Chris Heape, commenting on the above in the virtual cafe, put his finger on the problem when he wrote:
If one just takes the artist for a moment, at his canvas. To a certain degree you're right, Peter, but you also have a very romantic idea of what it is to stand and paint that wretched canvas. It looks at you every morning, in it's virgin canvas colour, grinning at you until you make a move. Things move along, and mark after mark, brush stroke after brush stroke is applied and one is reasonably satisfied that one is "attempting to reach that goal that one set in the beginning".
But as the whole canvas gets more complicated with each new brushstroke, one is in an *intuitive dance* with the canvas and oneself, balancing each new stroke with THE WHOLE CANVAS of MARKS. Each stroke affects the rest of the picture. No stroke is something in itself. This is a scenario I have obviously been involved in many times and I know is what many other artists have battled with. It is the balancing of many entities into a very subjective harmonic whole.
The way Chris sees the painting of a picture it does seem to be a frustrating and perplexing process, but, this is the very way many people view the creation of an e-business or e-commerce solution. There are too many alternatives to choose from. The possibilities are endless, hardware and software is evolving even as you try to work out the solution. Every new item added increases the complexity. There seems to be no way to logically approach the problem of design.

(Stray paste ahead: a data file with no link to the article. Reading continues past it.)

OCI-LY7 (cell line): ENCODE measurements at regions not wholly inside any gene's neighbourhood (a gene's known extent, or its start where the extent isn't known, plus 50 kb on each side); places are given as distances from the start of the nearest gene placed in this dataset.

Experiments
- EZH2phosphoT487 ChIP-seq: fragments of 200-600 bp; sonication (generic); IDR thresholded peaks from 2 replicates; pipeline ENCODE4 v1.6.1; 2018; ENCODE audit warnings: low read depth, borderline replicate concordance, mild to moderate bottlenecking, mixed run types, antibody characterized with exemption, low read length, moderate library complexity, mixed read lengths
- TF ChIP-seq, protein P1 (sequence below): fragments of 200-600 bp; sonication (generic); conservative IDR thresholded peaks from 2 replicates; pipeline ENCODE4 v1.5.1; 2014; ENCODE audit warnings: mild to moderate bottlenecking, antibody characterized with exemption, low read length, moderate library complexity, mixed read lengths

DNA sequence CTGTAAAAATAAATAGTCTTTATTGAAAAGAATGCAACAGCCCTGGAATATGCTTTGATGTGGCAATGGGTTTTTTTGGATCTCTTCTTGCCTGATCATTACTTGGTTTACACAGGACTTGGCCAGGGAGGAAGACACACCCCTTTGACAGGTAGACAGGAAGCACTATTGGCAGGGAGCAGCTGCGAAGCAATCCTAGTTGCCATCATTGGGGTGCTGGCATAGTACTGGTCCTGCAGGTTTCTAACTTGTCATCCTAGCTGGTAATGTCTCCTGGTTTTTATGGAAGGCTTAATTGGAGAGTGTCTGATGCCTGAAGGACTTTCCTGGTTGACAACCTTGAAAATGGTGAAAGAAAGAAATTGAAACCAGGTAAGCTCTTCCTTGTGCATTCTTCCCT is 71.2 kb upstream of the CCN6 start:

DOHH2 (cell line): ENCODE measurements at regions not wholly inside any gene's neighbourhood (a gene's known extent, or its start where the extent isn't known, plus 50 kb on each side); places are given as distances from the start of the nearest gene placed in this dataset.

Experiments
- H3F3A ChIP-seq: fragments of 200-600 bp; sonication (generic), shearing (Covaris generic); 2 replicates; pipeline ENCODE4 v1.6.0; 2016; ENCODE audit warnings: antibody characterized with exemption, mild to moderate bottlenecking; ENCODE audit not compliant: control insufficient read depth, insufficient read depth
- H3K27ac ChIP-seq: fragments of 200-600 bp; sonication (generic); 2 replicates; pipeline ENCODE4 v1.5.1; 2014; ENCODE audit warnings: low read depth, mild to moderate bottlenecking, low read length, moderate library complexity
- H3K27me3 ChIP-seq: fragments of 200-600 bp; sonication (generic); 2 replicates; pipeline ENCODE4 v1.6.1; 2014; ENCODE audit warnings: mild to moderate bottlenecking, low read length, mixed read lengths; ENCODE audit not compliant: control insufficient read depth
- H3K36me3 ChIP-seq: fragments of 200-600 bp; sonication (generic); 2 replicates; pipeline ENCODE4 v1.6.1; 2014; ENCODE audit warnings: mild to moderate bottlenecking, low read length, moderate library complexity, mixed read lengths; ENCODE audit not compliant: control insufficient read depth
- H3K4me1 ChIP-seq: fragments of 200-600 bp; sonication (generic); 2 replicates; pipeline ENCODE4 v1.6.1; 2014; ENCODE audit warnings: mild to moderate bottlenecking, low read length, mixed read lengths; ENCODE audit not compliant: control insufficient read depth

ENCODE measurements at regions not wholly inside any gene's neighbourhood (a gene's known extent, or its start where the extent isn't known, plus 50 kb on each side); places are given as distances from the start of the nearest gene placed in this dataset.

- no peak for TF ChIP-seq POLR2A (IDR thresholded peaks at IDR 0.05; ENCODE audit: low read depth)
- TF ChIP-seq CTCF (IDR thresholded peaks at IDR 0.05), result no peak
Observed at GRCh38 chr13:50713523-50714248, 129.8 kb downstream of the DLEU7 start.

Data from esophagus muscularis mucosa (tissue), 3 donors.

Yet, the way out of this dilemma is simple, once you click upon the right paradigm. It needs a trick way of thinking that allows you to approach the problem from a different perspective. In this case, the trick is to see the artist as three people: 1) a creator of initiatives 2) an expert craft worker; 3) a decision maker. It is only when these three different roles are separated out that the problem seems possible to solve.
Seeing the painting of a picture as a team effort where creative initiators and craftsmen are trying to satisfy a decision maker can break the problem up into three neat categories that can be dealt with separately. The enigmatic problem then comes down to determining what is the basis of the decision maker's decisions.
Once you get into this area you then have to start asking questions about the purpose of the artwork. Is it to please the decision maker, or, is it to please the people who will see the finished work: the viewers? If it is being designed to please the viewers this immediately puts a restraint on the decision maker's vision. The vision then becomes the decision maker's interpretation of what the viewers would like to see as a vision.
This shifts the role of visionary over to the viewers and the role of the decision maker then becomes one of interpreting their requirements. The decision makers role thus changes from a visionary to a communication specialist who communicates the requirements of the viewers to the craftsmen and initiators.
This begs the question: "Who is now the designer? Is it the initiators and craft workers? Is it the decision maker" Or, is it the viewers? It is how this question is answered that lies at the heart of e-business and e-commerce solution design.